Paleolithic European atlatls at the Houston Museum of Natural Science (Public Domain)

31,000-Year-Old Artifacts Reveal Use of Advanced Projectile Weapon Millennia Earlier Than Previously Thought

A forensic examination of 31,000-year-old artifacts has revealed the potential use of advanced spearthrowers by Stone Age Europeans, according to the results of a controversial new study.

Archaeologists previously believed that spearthrowers, which are sometimes called atlatls, were first put into use sometime around 17,000 or 18,000 years ago based on evidence of their use found in European caves, primarily located in southern France.

However, the results of the recent study appear to put those original findings in doubt by showing that these advanced weapons may have been in use millennia earlier than previously believed.

‘Archaeological Fracture Signal’ Analysis of 31,000-Year-Old Flint Artifacts

A spear thrower is a long shaft with a cup or notch at one end. When used properly, the device functions like an extra extension to the human arm, allowing the thrower to generate significantly more thrust than simply throwing a spear by hand.


The result is a smaller, more compact spear that not only travels farther but impacts its target with more deadly force than a traditional spear. According to the study, these high-speed impacts leave micro-fractures in the spear points that can reveal the force with which they were propelled and the projectile’s flight pattern.

To make their determination, the researchers behind this latest finding performed a detailed analysis of over 300 flint artifacts found in the Maisières-Canal archaeological site in southern Belgium. In all, over 300 artifacts were examined, with 17 revealing what the researchers say are telltale signs that they were used as spear points.

Using a microscope, study first author Justin Coppe, an archaeologist at the University of Liège in Belgium, and his team observed what they termed the “archaeological fracture signal” in these 17 spear points. These findings were compared against real-world experiments with different types of spears, darts, and arrows to see how their flight patterns affected the micro-fractures in their points.

Artist’s rendering shows fracture patterns on 31,000-year-old points from the Maisières-Canal archaeological site (Image credit: ULiège/TraceoLab).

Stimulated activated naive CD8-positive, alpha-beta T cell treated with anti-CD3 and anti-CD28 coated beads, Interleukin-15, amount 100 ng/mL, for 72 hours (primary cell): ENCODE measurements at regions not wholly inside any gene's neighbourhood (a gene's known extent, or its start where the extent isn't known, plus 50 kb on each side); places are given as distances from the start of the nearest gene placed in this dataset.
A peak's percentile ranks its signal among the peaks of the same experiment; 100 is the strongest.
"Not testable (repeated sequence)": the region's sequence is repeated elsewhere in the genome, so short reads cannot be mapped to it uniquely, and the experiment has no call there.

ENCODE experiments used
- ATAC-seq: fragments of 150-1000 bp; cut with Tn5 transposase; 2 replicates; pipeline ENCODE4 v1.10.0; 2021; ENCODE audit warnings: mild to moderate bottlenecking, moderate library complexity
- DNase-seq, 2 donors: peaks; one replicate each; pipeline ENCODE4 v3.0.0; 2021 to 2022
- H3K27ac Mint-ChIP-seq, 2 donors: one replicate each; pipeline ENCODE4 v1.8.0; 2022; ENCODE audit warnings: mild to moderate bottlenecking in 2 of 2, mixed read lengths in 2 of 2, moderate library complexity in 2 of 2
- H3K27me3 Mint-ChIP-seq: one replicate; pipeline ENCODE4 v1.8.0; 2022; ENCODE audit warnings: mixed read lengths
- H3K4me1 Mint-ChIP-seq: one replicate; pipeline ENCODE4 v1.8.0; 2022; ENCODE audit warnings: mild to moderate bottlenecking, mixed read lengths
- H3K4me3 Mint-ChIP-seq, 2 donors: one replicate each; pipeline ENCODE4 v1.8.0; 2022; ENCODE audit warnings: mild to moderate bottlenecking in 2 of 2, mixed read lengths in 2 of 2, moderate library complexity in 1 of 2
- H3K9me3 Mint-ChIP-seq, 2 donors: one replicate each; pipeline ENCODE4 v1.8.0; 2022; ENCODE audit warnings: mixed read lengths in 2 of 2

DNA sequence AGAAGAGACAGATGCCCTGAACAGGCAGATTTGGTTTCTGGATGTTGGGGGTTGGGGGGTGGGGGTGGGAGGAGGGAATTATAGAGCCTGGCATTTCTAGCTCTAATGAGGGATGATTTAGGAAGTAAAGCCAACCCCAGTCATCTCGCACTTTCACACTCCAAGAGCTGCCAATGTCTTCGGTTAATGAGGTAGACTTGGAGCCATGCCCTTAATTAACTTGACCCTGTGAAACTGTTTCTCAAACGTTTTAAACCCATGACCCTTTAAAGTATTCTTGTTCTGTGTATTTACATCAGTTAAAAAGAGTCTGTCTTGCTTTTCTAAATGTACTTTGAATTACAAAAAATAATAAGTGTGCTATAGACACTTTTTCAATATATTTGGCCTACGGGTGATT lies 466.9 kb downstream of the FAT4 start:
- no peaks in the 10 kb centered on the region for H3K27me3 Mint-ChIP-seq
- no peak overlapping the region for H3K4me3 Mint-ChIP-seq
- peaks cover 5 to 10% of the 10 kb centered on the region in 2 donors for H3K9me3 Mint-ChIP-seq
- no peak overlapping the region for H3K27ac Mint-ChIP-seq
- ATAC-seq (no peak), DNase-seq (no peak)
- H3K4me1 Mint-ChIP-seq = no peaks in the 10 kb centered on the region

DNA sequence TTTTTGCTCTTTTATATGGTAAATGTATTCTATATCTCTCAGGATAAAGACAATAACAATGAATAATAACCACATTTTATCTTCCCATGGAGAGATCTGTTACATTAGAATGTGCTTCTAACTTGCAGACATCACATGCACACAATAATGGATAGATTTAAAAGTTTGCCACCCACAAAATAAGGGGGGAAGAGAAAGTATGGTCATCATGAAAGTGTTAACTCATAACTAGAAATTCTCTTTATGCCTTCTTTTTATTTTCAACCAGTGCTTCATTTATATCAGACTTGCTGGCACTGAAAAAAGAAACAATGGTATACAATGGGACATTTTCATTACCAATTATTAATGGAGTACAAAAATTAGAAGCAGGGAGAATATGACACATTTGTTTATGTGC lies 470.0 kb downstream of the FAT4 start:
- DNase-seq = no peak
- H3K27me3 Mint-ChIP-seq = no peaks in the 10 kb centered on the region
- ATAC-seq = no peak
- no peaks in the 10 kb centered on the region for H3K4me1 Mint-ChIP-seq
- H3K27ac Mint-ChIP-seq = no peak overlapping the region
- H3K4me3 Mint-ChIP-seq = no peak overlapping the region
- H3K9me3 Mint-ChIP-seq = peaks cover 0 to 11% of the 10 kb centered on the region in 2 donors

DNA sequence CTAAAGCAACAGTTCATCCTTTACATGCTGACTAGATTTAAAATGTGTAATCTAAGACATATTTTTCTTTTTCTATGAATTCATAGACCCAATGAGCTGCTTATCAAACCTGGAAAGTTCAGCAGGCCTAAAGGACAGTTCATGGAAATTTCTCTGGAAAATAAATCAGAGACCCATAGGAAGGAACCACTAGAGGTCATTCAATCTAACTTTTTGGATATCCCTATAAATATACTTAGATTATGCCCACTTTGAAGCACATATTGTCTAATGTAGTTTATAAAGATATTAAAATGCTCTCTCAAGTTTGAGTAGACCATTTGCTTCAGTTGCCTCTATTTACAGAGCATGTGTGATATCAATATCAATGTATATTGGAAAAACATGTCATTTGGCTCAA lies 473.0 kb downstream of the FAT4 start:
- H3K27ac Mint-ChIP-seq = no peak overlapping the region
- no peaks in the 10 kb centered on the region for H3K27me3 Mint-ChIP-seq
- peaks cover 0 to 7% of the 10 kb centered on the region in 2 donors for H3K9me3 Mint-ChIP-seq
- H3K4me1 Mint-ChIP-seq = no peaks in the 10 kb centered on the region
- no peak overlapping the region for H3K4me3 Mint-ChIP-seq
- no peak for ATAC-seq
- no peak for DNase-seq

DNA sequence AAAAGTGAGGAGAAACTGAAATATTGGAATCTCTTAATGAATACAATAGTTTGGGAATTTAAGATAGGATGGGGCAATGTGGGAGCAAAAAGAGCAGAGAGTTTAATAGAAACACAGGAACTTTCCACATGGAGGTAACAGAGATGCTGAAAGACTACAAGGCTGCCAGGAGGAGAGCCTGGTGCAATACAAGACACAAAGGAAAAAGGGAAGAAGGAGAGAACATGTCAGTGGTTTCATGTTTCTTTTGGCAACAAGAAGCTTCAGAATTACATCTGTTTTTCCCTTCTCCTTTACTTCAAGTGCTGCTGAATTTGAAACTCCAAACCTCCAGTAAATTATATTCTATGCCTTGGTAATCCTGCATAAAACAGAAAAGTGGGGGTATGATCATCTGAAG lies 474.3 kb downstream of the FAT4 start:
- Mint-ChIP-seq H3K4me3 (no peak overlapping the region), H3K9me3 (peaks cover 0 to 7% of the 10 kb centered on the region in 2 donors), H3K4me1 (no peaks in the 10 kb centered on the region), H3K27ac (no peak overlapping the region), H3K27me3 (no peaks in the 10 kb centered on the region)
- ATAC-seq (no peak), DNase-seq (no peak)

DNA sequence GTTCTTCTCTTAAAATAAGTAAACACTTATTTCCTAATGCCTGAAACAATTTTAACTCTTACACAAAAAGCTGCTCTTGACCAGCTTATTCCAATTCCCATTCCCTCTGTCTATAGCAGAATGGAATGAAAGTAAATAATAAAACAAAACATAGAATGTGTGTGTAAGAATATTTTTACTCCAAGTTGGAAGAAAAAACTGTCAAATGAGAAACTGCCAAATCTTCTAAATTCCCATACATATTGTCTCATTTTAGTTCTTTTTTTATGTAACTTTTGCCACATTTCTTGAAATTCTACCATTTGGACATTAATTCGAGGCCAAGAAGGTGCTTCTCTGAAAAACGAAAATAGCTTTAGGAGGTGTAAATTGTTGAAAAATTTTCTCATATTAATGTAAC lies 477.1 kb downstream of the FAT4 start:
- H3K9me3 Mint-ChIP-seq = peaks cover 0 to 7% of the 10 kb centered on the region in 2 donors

Based on those comparisons, the researchers say that their analysis shows that micro-fractures in the spear points were virtually identical to impacts caused by atlatls, and markedly different than impacts to spear points in traditional hand-thrown spears. The researchers also said these fracture patterns were markedly different from micro-fractures found in the experimental flint arrowheads, which are believed to have been in use in Europe as far back as 54,000 years ago.

“My conviction is that all of them are from spearthrowers,” said Coppe in an interview with Live Science.

Controversial Results Could Push Back First Use of Spearthrowers By Millennia

Published in the journal Scientific Reports and funded by the European Research Council and Belgium’s National Fund for Scientific Research (FNRS), the study and its conclusions have been met with some resistance. Primarily, critics said that the researchers performed their study without taking into account previous studies on the subject. For example, the critics said that the new research claimed previous studies only looked at the size of the spear points and not at the fracture patterns, which they say is not accurate.

Ultimately, the researchers behind the new study believe that their analysis is persuasive and that the microfracture analysis shows definitively that the 31,000-year-old flint spear points found in Belgium could have only been fractured that way if they were points on spearthrowers.

“The close match between the archaeological sample and the experimental spearthrower set extends the timeline of spearthrower use by over 10,000 years and represents the earliest reliable trace-based evidence for the utilization of long-distance weaponry in prehistoric hunting,” they write.

Christopher Plain is a Science Fiction and Fantasy novelist and Head Science Writer at The Debrief. Follow and connect with him on X, learn about his books at plainfiction.com, or email him directly at christopher@thedebrief.org.